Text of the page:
Set-Date

Changes the system time on the computer to a time that you specify.
Set-Date [-Date*] <DateTime> [-DisplayHint {Date | Time | DateTime}] [-Confirm] [-WhatIf] [<CommonParameters>]
Set-Date [-Adjust*] <TimeSpan> [-DisplayHint {Date | Time | DateTime}] [-Confirm] [-WhatIf] [<CommonParameters>]

The Set-Date cmdlet changes the system date and time on the computer to a date and time that you specify. You can specify a new date and/or time by typing a string or by passing a DateTime or TimeSpan object to Set-Date. To specify a new date or time, use the Date parameter. To specify a change interval, use the Adjust parameter.

Parameters
-Adjust <TimeSpan>

Adds or subtracts the specified value from the current date and time. You can type an adjustment in standard date and time format for your locale or use the Adjust parameter to pass a TimeSpan object from New-TimeSpan to Set-Date.

-Date <DateTime>

  • This value is required
  • Accepts pipeline input ByValue

Changes the date and time to the specified values. You can type a new date in the short date format and a time in the standard time format for your locale. Or, you can pass a DateTime object from Get-Date.

If you specify a date, but not a time, Set-Date changes the time to midnight on the specified date. If you specify only a time, it does not change the date.

-DisplayHint [<DisplayHintType>]

Specifies which elements of the date and time are displayed. The acceptable values for this parameter are:

— Date. displays only the date.– Time. displays only the time.– DateTime. displays the date and time.

This parameter affects only the display. It does not affect the DateTime object that Get-Date retrieves.

-Confirm [<SwitchParameter>]

  • Default value is false

Prompts you for confirmation before running the cmdlet.Prompts you for confirmation before running the cmdlet.

-WhatIf [<SwitchParameter>]

  • Default value is false

Shows what would happen if the cmdlet runs. The cmdlet is not run.Shows what would happen if the cmdlet runs. The cmdlet is not run.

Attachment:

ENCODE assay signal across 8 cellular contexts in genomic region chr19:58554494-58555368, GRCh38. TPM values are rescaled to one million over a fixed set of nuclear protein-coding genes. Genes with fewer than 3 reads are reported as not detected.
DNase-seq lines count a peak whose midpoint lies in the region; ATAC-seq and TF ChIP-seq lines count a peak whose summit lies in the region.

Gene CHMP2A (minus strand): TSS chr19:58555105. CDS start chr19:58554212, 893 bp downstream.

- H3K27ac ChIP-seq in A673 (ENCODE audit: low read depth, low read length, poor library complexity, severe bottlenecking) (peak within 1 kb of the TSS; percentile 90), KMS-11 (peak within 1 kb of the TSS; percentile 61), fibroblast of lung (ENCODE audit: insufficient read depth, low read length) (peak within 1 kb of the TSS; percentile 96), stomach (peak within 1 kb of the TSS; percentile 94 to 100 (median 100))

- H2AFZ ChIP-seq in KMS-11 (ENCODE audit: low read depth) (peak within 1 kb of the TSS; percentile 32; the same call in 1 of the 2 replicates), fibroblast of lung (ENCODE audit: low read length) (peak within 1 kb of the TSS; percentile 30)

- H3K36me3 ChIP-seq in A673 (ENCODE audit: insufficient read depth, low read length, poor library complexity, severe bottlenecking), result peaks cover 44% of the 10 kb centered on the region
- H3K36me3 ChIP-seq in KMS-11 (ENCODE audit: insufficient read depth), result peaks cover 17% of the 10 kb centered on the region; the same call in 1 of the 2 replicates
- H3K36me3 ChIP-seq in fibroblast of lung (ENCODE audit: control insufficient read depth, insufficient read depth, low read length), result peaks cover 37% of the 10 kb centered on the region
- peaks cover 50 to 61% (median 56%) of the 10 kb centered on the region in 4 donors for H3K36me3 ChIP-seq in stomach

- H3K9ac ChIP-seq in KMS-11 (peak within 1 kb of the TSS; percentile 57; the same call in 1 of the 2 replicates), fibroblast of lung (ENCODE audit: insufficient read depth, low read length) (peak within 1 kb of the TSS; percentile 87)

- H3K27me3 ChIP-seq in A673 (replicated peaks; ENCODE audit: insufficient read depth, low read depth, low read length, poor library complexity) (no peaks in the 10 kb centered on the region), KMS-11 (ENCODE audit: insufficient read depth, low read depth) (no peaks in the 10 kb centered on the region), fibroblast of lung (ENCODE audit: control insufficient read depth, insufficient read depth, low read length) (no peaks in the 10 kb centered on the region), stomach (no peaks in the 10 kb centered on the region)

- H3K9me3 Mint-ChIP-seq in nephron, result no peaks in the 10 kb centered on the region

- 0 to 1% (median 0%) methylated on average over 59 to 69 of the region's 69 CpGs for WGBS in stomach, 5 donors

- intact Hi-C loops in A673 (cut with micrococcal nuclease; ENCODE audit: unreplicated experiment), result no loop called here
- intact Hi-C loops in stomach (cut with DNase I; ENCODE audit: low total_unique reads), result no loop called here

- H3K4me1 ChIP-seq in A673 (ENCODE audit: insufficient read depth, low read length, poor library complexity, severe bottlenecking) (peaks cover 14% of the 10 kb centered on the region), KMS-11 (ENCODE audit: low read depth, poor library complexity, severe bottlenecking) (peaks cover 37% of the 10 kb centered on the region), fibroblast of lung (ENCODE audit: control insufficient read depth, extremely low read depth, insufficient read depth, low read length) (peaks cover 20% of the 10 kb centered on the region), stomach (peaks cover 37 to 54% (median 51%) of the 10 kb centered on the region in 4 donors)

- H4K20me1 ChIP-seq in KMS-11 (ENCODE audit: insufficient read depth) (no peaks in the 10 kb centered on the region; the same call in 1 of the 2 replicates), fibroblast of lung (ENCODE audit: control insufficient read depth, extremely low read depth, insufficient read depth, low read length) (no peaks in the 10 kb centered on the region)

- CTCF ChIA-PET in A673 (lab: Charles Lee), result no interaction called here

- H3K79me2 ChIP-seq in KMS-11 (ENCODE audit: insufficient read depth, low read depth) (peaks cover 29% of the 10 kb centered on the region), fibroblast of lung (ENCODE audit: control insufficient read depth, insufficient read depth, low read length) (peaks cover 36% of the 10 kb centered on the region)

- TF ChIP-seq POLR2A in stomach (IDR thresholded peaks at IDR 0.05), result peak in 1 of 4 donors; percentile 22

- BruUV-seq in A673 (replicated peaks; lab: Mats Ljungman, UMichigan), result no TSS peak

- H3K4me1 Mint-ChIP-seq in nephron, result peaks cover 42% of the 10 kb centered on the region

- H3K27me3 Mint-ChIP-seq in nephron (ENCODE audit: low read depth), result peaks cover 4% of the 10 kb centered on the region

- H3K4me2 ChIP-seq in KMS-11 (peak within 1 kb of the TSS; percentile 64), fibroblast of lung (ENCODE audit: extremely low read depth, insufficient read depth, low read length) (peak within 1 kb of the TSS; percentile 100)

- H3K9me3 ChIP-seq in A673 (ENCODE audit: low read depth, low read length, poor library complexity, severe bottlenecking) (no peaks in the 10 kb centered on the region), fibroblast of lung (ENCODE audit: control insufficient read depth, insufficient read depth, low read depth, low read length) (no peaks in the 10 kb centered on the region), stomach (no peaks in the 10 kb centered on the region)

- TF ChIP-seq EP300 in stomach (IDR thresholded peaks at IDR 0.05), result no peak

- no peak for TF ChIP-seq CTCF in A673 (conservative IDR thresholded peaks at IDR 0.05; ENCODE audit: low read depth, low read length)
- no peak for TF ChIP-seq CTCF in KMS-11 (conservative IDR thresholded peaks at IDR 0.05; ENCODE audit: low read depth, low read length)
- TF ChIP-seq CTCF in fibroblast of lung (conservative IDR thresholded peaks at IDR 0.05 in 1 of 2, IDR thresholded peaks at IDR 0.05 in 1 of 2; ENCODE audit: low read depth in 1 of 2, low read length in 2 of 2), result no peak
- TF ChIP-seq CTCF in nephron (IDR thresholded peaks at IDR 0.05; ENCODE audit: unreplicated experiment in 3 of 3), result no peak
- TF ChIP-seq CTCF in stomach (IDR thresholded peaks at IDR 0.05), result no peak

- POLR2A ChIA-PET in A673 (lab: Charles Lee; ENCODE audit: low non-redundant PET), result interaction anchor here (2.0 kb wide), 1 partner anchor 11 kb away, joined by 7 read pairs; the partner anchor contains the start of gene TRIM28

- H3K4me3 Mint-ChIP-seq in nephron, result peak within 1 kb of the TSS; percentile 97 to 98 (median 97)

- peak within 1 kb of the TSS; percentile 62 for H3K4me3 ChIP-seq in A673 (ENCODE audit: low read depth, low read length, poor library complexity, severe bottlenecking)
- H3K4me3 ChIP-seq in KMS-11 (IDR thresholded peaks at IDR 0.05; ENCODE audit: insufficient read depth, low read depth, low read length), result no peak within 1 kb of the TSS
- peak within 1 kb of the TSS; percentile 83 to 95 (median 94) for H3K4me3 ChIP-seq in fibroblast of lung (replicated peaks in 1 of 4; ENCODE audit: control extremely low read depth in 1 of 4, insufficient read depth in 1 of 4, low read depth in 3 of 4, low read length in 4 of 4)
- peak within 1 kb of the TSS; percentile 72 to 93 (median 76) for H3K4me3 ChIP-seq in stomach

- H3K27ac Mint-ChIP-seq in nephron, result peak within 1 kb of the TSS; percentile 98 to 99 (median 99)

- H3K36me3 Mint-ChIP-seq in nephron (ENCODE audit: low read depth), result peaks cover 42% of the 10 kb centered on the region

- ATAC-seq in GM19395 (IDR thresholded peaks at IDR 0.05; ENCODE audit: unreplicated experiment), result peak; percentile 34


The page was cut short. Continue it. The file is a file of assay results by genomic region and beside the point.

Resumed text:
<CommonParameters>

This cmdlet supports the common parameters: Verbose, Debug,ErrorAction, ErrorVariable, WarningAction, WarningVariable,OutBuffer, PipelineVariable, and OutVariable.

Inputs

System.DateTime

http://go.microsoft.com/fwlink/?LinkID=201522 You can pipe a date to Set-Date.

Outputs

System.DateTime

http://go.microsoft.com/fwlink/?LinkID=201522 Set-Date returns an object that represents the date that it set.

Examples
  1. Add three days to the system date:
    PS C:> Set-Date -Date (Get-Date).AddDays(3)
    

    This command adds three days to the current system date. It does not affect the time. The command uses the Date parameter to specify the date. It uses the Get-Date cmdlet to get the current date and time and applies the AddDays .NET method for DateTime objects with a value of 3 (days).

  2. Set the system clock back 10 minutes:
    PS C:> Set-Date -Adjust -0:10:0 -DisplayHint Time
    

    This command sets the current system time back by 10 minutes. It uses the Adjust parameter to specify an interval of change and the time change (minus ten minutes) in standard time format for the locale. The DisplayHint parameter tells Windows PowerShell to display only the time, but it does not affect the DateTime object that Set-Date returns.

  3. Set the date and time to a variable value:
    PS C:> $T = Get-Date
    PS C:> Set-Date -Date $T
    

    These commands change the system date and time on the computer to the date and time saved in the variable $T. The first command gets the date and stores it in $T. The second command uses the Date parameter to pass the DateTime object in $T to the Set-Date cmdlet.

  4. Add 90 minutes to the system clock:
    PS C:> $90mins = New-TimeSpan -Minutes 90
    PS C:> Set-Date -Adjust $90mins
    

    These commands advance the system time on the local computer by 90 minutes. The first command uses the New-TimeSpan cmdlet to create a TimeSpan object with a 90-minute interval, and then it saves the TimeSpan object in the $90mins variable. The second command uses the Adjust parameter of Set-Date to adjust the date by the value of the TimeSpan object in the $90mins variable.

Additional Notes
 Use this cmdlet cautiously when changing the date and time on the computer. The change might prevent the 
 computer from receiving system-wide events and updates that are triggered by a date or time. Use the WhatIf 
 and Confirm parameters to avoid errors.
 You can use standard .NET methods with the DateTime and TimeSpan objects used with Set-Date, such as AddDays, 
 AddMonths, and FromFileTime. For more information, see DateTime Methods and TimeSpan Methods.
Related Links

Get-Date
New-TimeSpan